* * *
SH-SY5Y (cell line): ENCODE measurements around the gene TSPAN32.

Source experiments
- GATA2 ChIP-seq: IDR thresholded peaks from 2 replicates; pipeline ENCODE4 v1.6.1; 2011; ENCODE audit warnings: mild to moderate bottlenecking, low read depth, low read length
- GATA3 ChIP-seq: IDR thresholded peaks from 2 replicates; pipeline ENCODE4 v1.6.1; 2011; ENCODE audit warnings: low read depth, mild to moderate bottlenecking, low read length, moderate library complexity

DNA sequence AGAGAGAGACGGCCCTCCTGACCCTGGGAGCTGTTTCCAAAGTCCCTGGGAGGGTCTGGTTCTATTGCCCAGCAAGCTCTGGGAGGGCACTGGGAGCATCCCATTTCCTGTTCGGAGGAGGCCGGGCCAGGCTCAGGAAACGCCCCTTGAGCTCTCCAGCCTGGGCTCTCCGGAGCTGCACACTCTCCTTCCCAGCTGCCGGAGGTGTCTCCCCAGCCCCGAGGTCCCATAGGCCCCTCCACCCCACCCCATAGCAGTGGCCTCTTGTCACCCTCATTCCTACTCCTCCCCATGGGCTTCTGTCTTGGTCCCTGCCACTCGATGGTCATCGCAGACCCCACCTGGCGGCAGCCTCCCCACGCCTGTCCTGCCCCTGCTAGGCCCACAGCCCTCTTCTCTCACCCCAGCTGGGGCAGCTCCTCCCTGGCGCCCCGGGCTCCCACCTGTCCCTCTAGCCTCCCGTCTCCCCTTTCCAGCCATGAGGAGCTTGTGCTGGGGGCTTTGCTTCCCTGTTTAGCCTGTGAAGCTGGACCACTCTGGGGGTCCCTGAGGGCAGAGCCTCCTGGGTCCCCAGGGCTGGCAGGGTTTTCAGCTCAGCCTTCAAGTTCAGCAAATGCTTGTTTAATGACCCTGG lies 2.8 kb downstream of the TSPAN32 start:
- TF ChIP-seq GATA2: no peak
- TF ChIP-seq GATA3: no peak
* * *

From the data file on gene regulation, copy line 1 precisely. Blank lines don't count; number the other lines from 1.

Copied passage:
SH-SY5Y (cell line): ENCODE measurements around the gene TSPAN32.